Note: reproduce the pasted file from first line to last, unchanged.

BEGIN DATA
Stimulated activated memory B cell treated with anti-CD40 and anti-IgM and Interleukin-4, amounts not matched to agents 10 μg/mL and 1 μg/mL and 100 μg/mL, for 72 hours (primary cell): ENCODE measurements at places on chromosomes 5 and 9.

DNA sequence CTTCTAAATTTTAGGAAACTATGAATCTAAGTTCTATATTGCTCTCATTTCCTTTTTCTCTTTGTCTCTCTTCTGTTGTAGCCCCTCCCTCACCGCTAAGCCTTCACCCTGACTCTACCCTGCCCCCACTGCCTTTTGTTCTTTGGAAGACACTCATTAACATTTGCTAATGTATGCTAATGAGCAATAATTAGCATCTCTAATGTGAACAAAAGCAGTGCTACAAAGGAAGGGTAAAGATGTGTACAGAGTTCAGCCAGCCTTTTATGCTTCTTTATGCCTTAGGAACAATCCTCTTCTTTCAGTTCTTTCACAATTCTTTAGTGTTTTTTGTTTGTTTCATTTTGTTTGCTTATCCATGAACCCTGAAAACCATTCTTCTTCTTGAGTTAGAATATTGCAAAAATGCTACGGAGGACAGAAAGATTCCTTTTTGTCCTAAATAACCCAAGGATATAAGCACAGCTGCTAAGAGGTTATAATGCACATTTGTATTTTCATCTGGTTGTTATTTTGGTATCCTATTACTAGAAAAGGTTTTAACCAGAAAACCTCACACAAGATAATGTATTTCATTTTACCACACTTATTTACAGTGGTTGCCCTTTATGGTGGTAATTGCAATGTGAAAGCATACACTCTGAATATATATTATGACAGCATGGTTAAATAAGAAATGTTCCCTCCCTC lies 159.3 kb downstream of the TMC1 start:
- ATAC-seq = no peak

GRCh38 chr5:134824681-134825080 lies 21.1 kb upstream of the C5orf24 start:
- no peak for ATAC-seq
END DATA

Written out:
Stimulated activated memory B cell treated with anti-CD40 and anti-IgM and Interleukin-4, amounts not matched to agents 10 μg/mL and 1 μg/mL and 100 μg/mL, for 72 hours (primary cell): ENCODE measurements at places on chromosomes 5 and 9.

DNA sequence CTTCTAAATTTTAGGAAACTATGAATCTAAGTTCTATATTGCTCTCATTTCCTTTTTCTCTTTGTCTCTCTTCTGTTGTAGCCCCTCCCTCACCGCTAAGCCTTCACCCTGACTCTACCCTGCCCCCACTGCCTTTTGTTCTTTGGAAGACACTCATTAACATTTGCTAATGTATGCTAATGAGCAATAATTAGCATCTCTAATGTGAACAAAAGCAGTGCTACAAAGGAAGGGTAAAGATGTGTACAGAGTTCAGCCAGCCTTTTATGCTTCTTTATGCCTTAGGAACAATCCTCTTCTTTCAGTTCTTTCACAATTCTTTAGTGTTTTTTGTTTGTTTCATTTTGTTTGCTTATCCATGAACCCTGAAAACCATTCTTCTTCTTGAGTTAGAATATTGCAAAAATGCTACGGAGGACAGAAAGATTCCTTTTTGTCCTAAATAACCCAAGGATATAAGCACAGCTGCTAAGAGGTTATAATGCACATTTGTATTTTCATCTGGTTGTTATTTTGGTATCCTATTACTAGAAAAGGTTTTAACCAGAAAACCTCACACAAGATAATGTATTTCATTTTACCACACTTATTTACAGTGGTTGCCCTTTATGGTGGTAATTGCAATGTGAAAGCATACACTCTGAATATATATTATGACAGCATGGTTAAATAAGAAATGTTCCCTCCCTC lies 159.3 kb downstream of the TMC1 start:
- ATAC-seq = no peak

GRCh38 chr5:134824681-134825080 lies 21.1 kb upstream of the C5orf24 start:
- no peak for ATAC-seq